But after his father was abducted in Cairo and imprisoned by Moammar Gaddafi’s regime (Hisham was not yet 20), visiting museums in this way no longer felt tenable. Museums began to overwhelm him. So he took to visiting one painting at a time, returning regularly to that same painting for weeks or even months, before eventually moving on to another.
On the summer day in 1996 when, according to Human Rights Watch, approximately 1,270 prisoners were executed in the courtyard of Tripoli’s notorious Abu Salim prison, Matar was looking (or so he realized years later) at Édouard Manet’s “The Execution of Maximilian.” (Manet made several versions of this subject. Matar was looking at the version that was cut up and sold by Manet’s son Léon after his father’s death, only to be reconstituted later by Degas.) It appears very likely that Jaballa Matar was one of those killed on that terrible day. But the matter remains clouded in uncertainty. And in any case, what is the word “likely” to a bewildered son, unsure whether he should be grieving or hoping?
After writing “The Return” — afflicted by what he calls the “ardent and melancholy liberty of being between books” — Matar went to Siena, Italy. He had long loved Sienese painting, and in his new book, “A Month in Siena,” he explains why. But, as he also realized, “I had come to Siena not only to look at paintings [but] to grieve alone, to consider the new terrain and to work out how I might continue from here.” The resulting book stands alone and also as a pendant to “The Return.”
I met Hisham Matar once — he was at a writers festival in Sydney, my home, where I had returned to live for a year. Our conversation was light on the surface. But it lodged with me, and in my memory it continues to reveal different aspects of itself.
“A Month in Siena” is in some ways the same. It is a meditation on solitude, companionship and civility. It reflects on the value of giving things their proper weight and of taking pleasure seriously — insights connected, perhaps, to the advanced stages of mourning. It has the weight and limpidity of a Sienese painting but also the soft, aerated touch of a Matisse and the brisk, conversational open-endedness of a Manet. And it acts (at least it acted for me) as an invitation to bask in the love of those who know us best.
Matar’s reflections on art are beautiful and full of insight. But the book, just over 120 pages, is about so much more.
During his weeks in Siena, Matar went on long walks every day, traversing the city and pushing out into the terrain beyond its walls. The book’s many digressions are keyed to the rhythm of footfall. But — as in the novels of Teju Cole or W.G. Sebald — casual-seeming asides and digressions are in fact deliberate and artful, and everything that is said comes round; it returns.
Matar writes about Siena and its inhabitants with the appreciation of a guest moved to find himself at home in a foreign place. A trip to buy groceries prompts him to marvel at “the way people are with one another, their open affections, the tied-up dried chillies, the biscuits with fennel seeds . . . the hours after lunch, the sounds and the silences and the sounds of silences, the sex on the surface of everything, the vulnerability, and the way cheeks redden.” He enjoys how everyone who sees the food he has purchased not only wants to know what he is planning to cook but also has helpful suggestions.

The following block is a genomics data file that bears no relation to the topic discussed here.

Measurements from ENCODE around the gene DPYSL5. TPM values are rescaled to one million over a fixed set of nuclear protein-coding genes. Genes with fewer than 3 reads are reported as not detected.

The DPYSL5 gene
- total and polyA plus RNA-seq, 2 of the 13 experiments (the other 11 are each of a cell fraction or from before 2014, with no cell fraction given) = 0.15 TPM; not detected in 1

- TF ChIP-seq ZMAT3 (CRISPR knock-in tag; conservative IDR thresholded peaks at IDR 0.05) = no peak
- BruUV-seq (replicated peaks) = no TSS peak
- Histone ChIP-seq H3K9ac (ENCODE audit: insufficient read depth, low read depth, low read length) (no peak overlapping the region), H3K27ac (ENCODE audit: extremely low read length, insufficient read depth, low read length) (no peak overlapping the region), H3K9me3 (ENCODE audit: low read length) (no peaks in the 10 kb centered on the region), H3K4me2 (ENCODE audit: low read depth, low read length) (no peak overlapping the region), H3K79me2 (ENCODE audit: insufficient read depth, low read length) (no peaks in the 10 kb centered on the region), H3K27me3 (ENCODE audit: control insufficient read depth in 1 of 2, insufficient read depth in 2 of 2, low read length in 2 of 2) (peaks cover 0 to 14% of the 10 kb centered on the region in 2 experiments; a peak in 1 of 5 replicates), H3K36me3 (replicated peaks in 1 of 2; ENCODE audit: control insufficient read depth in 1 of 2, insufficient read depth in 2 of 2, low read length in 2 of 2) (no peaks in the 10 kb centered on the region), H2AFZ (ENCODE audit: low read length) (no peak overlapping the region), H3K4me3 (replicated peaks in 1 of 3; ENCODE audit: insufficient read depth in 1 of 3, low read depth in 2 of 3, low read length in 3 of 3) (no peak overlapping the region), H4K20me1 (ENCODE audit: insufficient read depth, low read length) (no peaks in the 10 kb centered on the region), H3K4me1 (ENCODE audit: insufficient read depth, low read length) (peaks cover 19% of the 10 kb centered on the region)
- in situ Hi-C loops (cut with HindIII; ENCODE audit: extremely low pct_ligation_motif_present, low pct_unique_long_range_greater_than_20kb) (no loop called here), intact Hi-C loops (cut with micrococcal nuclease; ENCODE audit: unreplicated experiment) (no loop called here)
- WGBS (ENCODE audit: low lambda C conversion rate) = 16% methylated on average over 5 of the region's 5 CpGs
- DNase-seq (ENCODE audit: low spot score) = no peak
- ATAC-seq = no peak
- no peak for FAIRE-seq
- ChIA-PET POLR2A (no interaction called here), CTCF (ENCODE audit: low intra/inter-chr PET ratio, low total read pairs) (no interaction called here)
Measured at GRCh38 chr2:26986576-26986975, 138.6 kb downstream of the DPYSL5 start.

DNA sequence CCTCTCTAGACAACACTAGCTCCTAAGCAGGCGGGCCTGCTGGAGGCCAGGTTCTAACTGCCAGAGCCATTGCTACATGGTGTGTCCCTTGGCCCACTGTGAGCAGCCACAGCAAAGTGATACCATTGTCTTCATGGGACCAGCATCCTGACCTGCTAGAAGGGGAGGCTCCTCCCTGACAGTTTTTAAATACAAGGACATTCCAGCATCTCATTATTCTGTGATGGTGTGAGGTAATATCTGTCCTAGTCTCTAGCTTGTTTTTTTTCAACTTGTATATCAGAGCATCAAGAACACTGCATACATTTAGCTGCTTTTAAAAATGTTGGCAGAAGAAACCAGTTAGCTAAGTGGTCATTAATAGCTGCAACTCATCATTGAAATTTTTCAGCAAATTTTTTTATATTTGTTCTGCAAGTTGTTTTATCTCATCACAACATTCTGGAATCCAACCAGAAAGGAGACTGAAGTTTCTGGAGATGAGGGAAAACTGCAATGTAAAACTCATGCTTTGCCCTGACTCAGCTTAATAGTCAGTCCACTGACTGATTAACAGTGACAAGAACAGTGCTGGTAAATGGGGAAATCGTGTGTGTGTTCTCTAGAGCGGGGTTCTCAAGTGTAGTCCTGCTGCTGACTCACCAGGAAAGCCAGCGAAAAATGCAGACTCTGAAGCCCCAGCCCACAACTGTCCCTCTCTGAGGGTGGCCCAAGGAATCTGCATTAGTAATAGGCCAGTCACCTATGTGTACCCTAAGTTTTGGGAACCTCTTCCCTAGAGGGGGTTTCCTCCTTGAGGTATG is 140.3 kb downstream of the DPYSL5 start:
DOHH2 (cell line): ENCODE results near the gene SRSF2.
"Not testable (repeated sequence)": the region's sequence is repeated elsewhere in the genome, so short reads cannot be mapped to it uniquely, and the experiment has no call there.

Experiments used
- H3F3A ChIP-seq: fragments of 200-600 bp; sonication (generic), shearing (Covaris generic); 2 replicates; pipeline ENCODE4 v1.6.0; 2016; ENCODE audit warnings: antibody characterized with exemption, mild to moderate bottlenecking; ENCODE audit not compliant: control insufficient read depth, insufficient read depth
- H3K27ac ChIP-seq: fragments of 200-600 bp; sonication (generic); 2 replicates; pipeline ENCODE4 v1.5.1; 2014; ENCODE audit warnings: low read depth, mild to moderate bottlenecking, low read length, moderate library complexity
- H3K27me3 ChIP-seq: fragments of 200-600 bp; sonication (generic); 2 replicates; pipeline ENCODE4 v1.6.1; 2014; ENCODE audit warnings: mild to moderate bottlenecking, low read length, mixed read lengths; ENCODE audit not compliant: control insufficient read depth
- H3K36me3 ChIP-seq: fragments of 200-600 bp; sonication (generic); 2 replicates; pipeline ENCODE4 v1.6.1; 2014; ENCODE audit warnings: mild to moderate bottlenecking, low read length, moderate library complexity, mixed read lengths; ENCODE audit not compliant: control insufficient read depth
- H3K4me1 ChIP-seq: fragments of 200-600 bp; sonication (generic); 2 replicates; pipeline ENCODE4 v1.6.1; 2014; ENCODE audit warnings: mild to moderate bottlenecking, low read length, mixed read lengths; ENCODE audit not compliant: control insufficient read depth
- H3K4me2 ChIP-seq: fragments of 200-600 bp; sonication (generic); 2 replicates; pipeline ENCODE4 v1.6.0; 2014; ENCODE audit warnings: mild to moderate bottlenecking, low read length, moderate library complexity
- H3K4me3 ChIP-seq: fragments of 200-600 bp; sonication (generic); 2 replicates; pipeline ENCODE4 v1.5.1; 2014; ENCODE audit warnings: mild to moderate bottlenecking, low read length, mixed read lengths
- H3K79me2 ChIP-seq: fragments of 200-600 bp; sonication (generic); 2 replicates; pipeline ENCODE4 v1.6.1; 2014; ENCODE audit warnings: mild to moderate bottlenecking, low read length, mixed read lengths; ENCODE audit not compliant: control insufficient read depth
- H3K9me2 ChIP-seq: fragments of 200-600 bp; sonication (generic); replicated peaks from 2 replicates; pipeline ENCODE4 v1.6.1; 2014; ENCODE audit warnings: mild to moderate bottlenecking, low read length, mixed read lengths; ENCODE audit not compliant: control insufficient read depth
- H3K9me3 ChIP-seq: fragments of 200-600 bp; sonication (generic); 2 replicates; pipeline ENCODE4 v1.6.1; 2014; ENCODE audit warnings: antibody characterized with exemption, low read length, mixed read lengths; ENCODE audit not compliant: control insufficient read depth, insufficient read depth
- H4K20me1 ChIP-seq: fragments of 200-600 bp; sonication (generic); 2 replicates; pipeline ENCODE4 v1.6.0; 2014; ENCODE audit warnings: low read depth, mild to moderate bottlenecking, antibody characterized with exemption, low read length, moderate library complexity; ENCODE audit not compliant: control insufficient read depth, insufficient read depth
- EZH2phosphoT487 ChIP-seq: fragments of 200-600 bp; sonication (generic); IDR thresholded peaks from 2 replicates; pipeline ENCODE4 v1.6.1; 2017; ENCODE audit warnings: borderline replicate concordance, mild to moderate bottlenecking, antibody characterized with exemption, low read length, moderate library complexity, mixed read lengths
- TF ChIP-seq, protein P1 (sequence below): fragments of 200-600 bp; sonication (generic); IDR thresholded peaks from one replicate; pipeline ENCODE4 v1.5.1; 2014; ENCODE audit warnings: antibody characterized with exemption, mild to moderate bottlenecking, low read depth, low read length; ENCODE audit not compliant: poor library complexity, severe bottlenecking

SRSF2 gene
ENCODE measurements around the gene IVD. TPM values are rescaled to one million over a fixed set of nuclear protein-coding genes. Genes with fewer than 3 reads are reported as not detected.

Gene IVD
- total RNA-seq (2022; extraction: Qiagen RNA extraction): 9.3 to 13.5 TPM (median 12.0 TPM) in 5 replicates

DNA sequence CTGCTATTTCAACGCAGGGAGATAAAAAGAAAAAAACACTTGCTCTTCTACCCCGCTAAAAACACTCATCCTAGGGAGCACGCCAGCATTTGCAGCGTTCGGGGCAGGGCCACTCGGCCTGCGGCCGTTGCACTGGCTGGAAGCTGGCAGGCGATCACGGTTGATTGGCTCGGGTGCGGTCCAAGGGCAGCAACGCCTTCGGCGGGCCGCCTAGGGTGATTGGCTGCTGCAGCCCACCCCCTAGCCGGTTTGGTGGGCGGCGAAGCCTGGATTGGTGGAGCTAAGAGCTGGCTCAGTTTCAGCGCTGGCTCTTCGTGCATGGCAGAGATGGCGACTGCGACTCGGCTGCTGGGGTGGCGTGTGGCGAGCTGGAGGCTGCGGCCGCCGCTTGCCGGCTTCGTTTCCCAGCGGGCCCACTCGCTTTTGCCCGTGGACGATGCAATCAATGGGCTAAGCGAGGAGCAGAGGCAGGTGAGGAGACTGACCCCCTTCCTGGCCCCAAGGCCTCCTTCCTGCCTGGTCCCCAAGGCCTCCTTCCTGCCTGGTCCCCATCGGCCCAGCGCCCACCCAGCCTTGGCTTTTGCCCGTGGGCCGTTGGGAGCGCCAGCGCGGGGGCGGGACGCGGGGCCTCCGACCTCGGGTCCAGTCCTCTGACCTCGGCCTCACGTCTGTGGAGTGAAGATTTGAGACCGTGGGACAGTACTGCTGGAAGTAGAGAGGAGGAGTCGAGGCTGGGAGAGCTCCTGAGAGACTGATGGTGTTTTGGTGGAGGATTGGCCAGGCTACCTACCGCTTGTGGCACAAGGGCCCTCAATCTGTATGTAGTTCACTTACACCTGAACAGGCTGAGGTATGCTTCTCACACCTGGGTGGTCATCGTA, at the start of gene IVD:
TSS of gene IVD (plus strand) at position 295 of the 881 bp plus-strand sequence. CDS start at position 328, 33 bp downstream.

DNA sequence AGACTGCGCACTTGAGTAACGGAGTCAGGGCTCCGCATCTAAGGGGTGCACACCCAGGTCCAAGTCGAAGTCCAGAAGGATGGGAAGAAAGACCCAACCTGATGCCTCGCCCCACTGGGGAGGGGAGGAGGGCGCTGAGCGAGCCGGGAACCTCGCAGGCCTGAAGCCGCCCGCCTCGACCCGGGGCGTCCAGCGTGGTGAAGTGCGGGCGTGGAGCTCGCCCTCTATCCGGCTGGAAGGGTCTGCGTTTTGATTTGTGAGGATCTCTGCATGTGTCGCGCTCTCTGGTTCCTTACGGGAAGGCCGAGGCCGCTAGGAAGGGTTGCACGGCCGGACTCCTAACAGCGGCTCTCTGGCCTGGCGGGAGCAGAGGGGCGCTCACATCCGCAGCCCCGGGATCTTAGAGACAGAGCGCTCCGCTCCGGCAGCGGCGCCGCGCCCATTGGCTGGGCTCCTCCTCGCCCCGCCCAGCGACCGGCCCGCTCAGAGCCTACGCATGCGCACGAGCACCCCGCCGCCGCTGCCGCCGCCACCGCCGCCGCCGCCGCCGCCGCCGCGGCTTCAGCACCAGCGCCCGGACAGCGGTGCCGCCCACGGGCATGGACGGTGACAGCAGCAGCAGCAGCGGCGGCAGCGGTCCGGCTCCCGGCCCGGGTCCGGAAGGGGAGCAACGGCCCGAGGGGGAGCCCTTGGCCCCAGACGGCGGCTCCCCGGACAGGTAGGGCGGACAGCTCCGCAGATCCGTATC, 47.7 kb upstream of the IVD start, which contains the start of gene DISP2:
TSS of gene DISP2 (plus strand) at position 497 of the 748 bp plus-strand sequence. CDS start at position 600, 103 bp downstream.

But “A Month in Siena” is no “A Year in Provence” or “Under the Tuscan Sun.” Its finest chapter, in fact, is a meditation on decapitations.
Matar begins it with a description of himself lying on the grass in Rome with his wife, the photographer Diana Matar, resting her head on his chest. “My head was now lower than my chest,” he writes, “and I could feel the blood gather between the temples.” They have just seen Caravaggio’s painting of a somewhat troubled David holding the decapitated head of Goliath.
In our own heads, reading this, we carry over from the previous chapter Hisham Matar’s description of Ambrogio Lorenzetti’s “Allegory of Good and Bad Government” frescos in Siena’s Palazzo Pubblico. In the “Allegory of Good Government,” the female figure representing Justice is flanked on her right by an angel who crowns one citizen while decapitating another.
So we have four images of vulnerable heads in our minds as Matar guides us, like a painter guiding the viewer’s eye, through a meditation on desire and frustration, on knowing and not knowing, and on personal transformation. The kind of transformation Matar has in mind is not the kind on offer in self-help books. It is the very deepest kind — the kind that alters our inner life and somehow turns what is inner into something outward-facing, like an ingenious origami fold.
This short and radiant chapter is a marvel of intellectual and emotional braiding. Matar finds correspondences among the author’s own personal transformation, resulting from his years of inquiry into the fate of his father; the transformation that murderers may undergo when they kill their enemies; and the transformation that lovers undergo when they are recognized, “truly comprehended,” allowing them to “escape the confines of [their] own existence.”
Such a crude summary fails to convey the measured beauty of Matar’s transparent prose, which rewards repeated rereadings. The same goes for the book as a whole.
Sebastian Smee is a Pulitzer Prize-winning art critic at The Washington Post and the author of “The Art of Rivalry: Four Friendships, Betrayals and Breakthroughs in Modern Art.”